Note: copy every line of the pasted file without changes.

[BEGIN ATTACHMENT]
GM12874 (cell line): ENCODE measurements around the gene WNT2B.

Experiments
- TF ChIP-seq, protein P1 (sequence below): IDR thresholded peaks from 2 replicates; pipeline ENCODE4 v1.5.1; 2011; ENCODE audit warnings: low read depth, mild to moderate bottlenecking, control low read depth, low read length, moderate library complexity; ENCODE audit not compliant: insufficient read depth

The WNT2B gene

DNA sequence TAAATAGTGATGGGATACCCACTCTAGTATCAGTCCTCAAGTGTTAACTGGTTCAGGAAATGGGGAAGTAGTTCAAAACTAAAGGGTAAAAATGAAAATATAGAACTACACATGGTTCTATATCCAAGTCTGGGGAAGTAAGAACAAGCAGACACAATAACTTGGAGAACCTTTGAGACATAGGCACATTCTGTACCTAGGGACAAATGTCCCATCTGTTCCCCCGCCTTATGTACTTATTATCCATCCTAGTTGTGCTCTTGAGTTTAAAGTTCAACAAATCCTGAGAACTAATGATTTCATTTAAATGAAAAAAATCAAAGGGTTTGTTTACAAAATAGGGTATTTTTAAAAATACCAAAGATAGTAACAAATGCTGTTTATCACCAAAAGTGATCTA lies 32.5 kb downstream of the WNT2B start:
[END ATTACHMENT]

GM12874 (cell line): ENCODE measurements around the gene WNT2B.

Experiments
- TF ChIP-seq, protein P1 (sequence below): IDR thresholded peaks from 2 replicates; pipeline ENCODE4 v1.5.1; 2011; ENCODE audit warnings: low read depth, mild to moderate bottlenecking, control low read depth, low read length, moderate library complexity; ENCODE audit not compliant: insufficient read depth

The WNT2B gene

DNA sequence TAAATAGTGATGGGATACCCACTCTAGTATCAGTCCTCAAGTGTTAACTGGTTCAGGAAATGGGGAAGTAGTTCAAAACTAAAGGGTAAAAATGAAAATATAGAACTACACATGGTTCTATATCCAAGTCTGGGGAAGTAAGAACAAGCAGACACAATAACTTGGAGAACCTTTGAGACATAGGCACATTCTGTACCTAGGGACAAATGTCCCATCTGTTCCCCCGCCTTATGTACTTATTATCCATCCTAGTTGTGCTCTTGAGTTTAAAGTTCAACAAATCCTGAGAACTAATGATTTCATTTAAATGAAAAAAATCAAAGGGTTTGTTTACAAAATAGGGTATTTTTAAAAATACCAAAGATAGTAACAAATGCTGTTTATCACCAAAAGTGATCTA lies 32.5 kb downstream of the WNT2B start: